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Using the Facebook API, you can get back the post ID of a Facebook share, even if the user has not authorized your app.

The post ID is prefixed by your user ID, and separated by an underscore.

FB.ui({
    method: 'feed',
    name: 'People Argue Just to Win',
    link: 'http://www.nytimes.com/2011/...',
}, function( response ){
    // Response gives you :
    // { post_id: "[fbUserId]_346759642059572" }
});

To me it looks like Facebook is using this programmatically, rather than with the idea of providing us the userId out of the kindness of their hearts. But it's extremely tempting to use.

I'm a little rusty on permissions - if there is a way to get back all the users that have liked/shared a specific URL, and not just a count, then this should be okay.

But the question remains, is it acceptable to use?

EDIT:

Now that I think about it, you can access the user ID by making an anonymous call to https://graph.facebook.com/[postId] but ONLY if the post was made public.

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2 Answers

up vote 0 down vote accepted

You can only cache user data if you have permission or it is necessary for the function of your app. Using the like button you can subscribe to edge.create and cache the response from the like.

refer to: http://developers.facebook.com/docs/reference/javascript/FB.Event.subscribe/

II. Storing and Using Data You Receive From Us

You will only request the data you need to operate your application. You may cache data you receive through use of the Facebook API in order to improve your application’s user experience, but you should try to keep the data up to date. This permission does not give you any rights to such data.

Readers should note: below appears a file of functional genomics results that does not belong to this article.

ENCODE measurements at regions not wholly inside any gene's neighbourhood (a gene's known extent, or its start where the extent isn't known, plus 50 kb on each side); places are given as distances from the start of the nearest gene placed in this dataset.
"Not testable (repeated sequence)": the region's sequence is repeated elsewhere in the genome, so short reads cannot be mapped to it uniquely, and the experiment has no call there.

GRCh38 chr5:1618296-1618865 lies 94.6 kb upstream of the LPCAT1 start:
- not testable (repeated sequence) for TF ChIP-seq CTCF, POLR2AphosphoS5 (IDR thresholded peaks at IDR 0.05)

in my app i store the id of every page or user that is viewed to speed up page load times and count page views. Seems with in the scope of Policy as long as i am not sharing the info with 3rd parties or making public what a user has set to non public.

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If you get a response from FB, it means that you have already ask the user for the required permissions,
so yes you can use the data returned from Facebook as you like, but you always have to inform the users how you use those data.

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to add this Philip, i am referring to all public data that can be pulled from graph api with out user perms, such as name and id. –  Shawn E Carter Jun 9 '12 at 22:07
    
The sample in the question doesn't require authorization - so the user hasn't given the application any permissions. Essentially, I am able to access their ID without their consent, and therefore their name and photograph (via a public api call). Normally, you can only determine a user id after they authorize your app. –  Luke Jun 10 '12 at 10:29
    
You are correct @Luke, to authorize an app, a user must approve to share some public data with the app. "Your basic info" –  Philip Jun 10 '12 at 13:14
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